No Tuition? Sweet!

One of my personal goals in the post-college world was to continue to my education in some way, both for programming and design. Previously, I would simply search for a tutorial on the topic in mind and follow it, but I've come across a few different sites that specialize in education. There exist a lot of online programming education websites, each with their own style, but they all have one thing in common: it's on the user to drive their education.

So here's what I used:

  1. ( - a paid subscription based site that is essentially a library of videos for a large variety of subjects, not just programming. Depending on your subscription, you can access different resources such as source files to follow along with the videos.
  2. Code School ( - a freemium site that specializes in programming languages. A lot of their introductory courses are free, and they operate in a achievement/gaming model - you can earn badges for completing courses and get discounts on their intermediate courses if you complete courses. 
  3. Codecademy ( - a currently free site that, like Code School, gives you badges as achievements for courses. They're currently building out their site.
  4. Coursera ( - a free site that hosts classes from multiple universities online.
One that I wish I could have used was Team Treehouse ( because of their beautiful visual design, but they are completely subscription based. But the four I used kept me plenty occupied

We'll start with Lynda, the first site that I used. Lynda reminded me a lot of some of my college lectures - some of the courses were a mix of Powerpoint presentation recordings and demos of the product/code in action. I found myself taking notes on the side and pausing the video at multiple points to digest what I had just learned. But I didn't quite connect with the material as well - rewinding and rewatching portions of the video turned out to be a much more common task than I expected (or perhaps I'm just not the brightest bulb in the box...). Getting around the site itself was pretty okay, but the big problem with Lynda for me was that I just wasn't engaged with the video.

Code School and Codecademy on the other hand were definitely more entertaining. Code School's Rails for Zombies is the course I started doing, and it was far more interesting than just watching videos. But I found that what really drew me to both these sites was the hands on interactive exercises. I found that I retained a lot more information and was able to connect it to what I already knew (granted, I was doing exercises in Javascript which I'd had some experience with, so I'll have to retest again with some of Codecademy's new exercises available for beta testers).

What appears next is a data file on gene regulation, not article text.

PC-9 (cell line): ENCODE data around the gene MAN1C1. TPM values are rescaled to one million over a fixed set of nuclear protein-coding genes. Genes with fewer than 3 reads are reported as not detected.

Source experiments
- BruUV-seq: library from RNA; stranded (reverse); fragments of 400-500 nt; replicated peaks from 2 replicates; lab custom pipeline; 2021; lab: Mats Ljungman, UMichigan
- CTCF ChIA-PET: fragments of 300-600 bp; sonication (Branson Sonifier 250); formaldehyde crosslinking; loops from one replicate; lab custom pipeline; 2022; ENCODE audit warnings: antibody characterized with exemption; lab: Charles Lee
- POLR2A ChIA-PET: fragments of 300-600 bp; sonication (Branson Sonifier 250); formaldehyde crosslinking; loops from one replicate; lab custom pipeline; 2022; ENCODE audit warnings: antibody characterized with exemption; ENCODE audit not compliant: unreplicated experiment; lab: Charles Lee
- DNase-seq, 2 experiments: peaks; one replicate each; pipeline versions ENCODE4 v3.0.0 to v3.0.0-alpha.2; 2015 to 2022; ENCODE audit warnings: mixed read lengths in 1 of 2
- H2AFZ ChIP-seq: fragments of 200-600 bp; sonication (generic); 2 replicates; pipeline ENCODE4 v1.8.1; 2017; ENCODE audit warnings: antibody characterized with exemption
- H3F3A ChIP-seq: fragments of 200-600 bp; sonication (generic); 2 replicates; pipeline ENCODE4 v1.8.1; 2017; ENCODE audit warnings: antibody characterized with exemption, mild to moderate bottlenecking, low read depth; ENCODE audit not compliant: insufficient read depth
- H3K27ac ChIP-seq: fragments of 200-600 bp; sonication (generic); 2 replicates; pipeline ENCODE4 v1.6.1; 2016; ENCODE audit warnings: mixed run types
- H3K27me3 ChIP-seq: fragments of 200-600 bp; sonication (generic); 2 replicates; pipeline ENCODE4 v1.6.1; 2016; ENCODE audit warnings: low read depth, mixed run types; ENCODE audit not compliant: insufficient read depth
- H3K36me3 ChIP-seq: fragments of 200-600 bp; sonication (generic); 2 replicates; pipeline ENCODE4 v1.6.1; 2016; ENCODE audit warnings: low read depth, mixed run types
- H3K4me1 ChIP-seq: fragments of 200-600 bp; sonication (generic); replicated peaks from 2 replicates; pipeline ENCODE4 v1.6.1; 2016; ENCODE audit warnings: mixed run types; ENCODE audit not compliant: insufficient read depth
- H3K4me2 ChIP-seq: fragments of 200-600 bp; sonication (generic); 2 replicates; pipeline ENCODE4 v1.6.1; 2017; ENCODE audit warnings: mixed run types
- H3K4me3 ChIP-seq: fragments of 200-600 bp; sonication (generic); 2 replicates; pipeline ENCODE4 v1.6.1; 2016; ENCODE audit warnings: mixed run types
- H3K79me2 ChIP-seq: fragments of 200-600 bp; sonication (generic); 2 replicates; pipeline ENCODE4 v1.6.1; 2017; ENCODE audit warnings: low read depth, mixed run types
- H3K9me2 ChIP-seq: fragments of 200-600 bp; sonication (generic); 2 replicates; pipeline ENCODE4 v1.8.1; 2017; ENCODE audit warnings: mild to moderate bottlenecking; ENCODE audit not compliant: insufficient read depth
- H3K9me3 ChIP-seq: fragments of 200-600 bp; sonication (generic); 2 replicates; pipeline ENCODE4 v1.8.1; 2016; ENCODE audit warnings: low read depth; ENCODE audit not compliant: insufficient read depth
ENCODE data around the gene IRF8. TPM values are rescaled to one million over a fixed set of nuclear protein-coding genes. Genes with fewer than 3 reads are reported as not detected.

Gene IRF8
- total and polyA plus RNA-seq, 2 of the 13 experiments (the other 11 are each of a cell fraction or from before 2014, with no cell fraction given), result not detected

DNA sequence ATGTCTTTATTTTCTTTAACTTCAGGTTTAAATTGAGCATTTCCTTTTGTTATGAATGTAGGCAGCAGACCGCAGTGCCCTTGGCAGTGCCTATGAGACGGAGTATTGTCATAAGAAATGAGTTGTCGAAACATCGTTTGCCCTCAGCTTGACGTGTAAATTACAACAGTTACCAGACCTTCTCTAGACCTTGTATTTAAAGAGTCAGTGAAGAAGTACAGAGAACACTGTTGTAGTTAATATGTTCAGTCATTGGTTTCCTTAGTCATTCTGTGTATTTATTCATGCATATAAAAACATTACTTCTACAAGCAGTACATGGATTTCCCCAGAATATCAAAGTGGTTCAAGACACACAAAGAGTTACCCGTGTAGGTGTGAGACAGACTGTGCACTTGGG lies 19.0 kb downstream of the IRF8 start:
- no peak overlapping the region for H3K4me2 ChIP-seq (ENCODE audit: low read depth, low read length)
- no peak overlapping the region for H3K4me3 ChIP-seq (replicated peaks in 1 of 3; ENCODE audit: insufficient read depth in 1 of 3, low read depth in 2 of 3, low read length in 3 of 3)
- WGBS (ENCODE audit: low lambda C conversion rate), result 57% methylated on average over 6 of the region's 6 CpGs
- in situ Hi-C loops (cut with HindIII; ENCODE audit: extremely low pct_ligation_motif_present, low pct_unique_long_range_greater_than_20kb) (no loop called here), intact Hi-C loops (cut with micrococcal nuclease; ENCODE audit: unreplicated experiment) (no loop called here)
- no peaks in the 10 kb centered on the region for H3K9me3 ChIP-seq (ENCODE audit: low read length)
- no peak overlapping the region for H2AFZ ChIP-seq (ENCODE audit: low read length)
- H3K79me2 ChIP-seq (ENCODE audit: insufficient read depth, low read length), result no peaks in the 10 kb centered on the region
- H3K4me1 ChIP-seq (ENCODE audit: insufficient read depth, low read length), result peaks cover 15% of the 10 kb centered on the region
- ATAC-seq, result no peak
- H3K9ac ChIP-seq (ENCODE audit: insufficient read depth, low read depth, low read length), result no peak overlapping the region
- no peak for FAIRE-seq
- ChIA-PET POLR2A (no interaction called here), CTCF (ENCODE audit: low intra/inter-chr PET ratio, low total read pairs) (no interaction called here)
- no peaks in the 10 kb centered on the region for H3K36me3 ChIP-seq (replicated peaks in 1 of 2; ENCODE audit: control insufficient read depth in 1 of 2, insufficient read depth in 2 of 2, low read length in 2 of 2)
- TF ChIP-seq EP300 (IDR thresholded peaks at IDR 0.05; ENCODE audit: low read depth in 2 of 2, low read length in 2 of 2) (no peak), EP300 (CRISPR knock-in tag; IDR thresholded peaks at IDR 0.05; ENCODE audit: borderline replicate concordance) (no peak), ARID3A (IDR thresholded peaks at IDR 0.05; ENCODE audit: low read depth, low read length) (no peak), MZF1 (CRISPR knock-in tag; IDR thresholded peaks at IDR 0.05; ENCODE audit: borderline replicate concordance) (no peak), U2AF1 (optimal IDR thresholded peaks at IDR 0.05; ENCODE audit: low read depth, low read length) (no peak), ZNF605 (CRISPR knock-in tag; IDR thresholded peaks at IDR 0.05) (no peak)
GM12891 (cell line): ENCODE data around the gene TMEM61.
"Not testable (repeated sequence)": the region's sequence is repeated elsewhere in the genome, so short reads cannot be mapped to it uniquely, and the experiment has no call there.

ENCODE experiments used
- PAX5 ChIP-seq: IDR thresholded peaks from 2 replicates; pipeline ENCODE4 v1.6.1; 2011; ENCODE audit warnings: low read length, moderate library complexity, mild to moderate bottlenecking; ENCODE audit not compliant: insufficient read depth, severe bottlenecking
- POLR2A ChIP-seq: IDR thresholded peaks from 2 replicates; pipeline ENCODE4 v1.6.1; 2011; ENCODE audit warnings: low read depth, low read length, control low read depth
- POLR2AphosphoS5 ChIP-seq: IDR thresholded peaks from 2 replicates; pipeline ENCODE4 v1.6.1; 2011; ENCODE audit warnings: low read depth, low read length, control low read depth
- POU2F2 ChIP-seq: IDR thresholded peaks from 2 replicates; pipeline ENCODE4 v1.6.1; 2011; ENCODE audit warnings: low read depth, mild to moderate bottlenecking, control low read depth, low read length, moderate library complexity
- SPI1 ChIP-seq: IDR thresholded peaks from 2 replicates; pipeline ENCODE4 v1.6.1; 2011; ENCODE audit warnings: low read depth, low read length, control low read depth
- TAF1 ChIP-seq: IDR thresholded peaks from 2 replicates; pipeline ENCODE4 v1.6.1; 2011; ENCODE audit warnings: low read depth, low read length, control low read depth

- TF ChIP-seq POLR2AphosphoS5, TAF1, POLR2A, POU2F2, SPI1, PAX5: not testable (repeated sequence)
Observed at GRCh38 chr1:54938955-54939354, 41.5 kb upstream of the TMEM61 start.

Finally, there's Coursera. Like Lynda, it relied heavily on videos, but I felt like I was actually back in school - the course I took was HCI from Stanford. It was a great refresher course, and I definitely learned a lot of new things. What was interesting was keeping up with the homework and quizzes, especially the peer grading. It forced the students to go through an exercise where they learned what a good and bad homework sample looked like so that when they went back to review their own assignment, they would be (in theory) honest about their self evaluations and fair in evaluating others.

Exploring these sites was a great exercise in user experience, but it also taught me about myself. My learning style was refined along the way, and I found that there were things that worked for me much more. There are many different interpretations of online education, but it's a field that's still evolving as technology keeps growing and more classes become less about the traditional desk and chairs and more about having a decent Internet connection. In the end, I think that the site that worked best for me was Codecademy - the interactive exercises are what did it for me along with the site's clean design and easy learning curve. I highly recommend all four sites though - what worked for me may not work for you though.